Why we're here:
This blog is to highlight the unjust persecution of legitimate non-TV users at the hands of TV Licensing. These people do not require a licence and are entitled to live without the unnecessary stress and inconvenience caused by TV Licensing's correspondence and employees.

If you use equipment to receive or record live broadcast television programmes then the law requires you to have a licence and we encourage you to buy one.

Sunday, 26 June 2011

TV Licensing and Laptop Usage

Given TV Licensing's habit of posting half-truths it's hardly surprising that I'm posting a clarification this evening.

The good people of The Student Room forums still seem a little confused about the rules regarding the use of laptops to view television.

The rules are thus:

- A licence is required for any property where equipment is installed or used to receive or record live (as broadcast) TV programmes. This means watching live TV on your laptop requires a licence.
- However, if you are using a device operating on its own internal battery (e.g. an unplugged laptop) then the licence of your usual residence will cover you. For students, this means that if your home address has a valid TV licence you will be able to use your unplugged laptop to watch live TV perfectly legally whilst at university.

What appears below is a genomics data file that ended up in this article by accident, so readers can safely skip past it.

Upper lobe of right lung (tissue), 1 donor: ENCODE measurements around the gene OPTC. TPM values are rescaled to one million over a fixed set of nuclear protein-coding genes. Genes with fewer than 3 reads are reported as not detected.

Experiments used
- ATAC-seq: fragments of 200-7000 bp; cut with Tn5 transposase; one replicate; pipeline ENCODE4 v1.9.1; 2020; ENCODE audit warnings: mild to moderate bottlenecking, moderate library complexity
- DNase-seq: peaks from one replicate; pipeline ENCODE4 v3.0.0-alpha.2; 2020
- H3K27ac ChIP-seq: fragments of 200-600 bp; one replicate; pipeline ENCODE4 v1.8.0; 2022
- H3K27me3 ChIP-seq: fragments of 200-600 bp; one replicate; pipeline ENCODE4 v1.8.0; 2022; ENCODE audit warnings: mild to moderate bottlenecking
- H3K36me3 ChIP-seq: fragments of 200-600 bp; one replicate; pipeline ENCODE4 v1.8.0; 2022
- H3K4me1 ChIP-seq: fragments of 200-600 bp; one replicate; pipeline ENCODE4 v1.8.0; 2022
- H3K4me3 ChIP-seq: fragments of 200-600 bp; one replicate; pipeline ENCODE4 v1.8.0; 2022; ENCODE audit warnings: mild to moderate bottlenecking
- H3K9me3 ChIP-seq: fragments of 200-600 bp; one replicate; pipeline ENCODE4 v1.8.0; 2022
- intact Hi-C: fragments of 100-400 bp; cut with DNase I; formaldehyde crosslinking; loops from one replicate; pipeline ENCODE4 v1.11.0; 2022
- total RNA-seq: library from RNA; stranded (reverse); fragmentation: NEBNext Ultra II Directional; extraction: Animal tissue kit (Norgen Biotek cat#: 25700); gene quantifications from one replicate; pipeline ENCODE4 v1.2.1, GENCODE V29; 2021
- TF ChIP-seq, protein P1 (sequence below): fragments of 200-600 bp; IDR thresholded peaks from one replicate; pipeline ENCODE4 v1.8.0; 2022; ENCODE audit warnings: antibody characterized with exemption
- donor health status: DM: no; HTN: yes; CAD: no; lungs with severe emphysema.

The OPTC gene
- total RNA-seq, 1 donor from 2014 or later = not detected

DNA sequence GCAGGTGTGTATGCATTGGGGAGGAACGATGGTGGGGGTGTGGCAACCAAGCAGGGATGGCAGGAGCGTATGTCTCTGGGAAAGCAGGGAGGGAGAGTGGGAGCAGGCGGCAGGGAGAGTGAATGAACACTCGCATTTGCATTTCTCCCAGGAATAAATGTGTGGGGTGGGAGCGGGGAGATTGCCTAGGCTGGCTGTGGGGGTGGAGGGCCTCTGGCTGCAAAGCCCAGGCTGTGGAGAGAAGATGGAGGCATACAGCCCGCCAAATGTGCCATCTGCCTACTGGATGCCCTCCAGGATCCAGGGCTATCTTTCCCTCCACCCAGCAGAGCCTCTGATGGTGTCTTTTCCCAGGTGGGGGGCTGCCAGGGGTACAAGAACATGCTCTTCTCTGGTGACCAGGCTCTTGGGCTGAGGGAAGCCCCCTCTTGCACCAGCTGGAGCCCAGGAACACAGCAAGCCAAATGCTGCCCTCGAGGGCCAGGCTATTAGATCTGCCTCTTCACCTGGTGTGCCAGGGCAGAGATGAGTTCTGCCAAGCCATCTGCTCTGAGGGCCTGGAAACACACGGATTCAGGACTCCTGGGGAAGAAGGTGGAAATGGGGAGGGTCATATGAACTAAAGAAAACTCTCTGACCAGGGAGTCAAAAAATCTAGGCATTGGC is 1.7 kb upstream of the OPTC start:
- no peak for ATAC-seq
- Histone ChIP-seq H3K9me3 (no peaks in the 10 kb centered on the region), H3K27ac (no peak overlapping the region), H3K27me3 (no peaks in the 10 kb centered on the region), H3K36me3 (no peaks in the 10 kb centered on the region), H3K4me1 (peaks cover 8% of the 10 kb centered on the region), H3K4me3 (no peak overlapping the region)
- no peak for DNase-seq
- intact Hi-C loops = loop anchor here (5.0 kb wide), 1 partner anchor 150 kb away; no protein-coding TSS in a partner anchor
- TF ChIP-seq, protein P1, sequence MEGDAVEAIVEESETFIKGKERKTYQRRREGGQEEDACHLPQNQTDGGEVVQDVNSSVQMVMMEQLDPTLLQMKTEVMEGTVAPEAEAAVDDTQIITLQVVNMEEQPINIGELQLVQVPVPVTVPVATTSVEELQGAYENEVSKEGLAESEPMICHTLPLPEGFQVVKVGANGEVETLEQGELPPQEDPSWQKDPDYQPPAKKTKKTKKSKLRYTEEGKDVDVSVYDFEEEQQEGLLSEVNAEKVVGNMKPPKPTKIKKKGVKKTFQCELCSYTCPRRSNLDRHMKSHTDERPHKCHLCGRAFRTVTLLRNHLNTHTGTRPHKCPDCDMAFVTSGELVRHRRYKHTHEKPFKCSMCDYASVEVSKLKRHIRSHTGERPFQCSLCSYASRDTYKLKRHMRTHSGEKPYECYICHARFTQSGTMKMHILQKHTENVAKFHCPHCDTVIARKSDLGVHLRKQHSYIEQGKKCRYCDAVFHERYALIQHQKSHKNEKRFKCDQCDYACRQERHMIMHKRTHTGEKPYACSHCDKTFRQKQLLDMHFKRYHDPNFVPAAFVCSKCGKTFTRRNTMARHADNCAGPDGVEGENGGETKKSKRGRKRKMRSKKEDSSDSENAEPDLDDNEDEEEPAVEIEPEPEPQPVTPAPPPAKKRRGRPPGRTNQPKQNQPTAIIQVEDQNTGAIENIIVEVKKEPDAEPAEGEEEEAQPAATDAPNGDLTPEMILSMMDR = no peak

- Watching pre-recorded media of any description, including that from catch up services like the BBC iPlayer and 4oD, does not require a licence at all.

I hope that improves people's understanding of the situation.

STOP PRESS: We have now created a handy guide about TV licence requirements for laptop viewers. Please download it and share it with your friends.

TV Licensing Drip Feed Misinformation


I was browsing cyberspace as I often do in the pursuit of TV Licensing related articles and I happened across the Yahoo! Answers site.

For those unfamiliar with it, as I was until recently, it allows people to pose questions for others to answer. People can also vote on suggested answers to show their agreement or otherwise. Quite alarming is the number of Yahoo! Answers members who have become "experts" by providing dubious information to say the least.

One question in particular drew my attention: "Do I want to pay TV licence fee if I go to www.bbc.co.uk/iplayer to watch recorded programs?" Excuse the poor sentence structure, as originally posted by the questioner.

The last words of the question, underlined by me, make it perfectly clear that the questioner wants to watch pre-recorded programmes on the iPlayer, which definitely does not require a TV licence. The top answer therefore provides incorrect information so please give it a thumbs down if you can.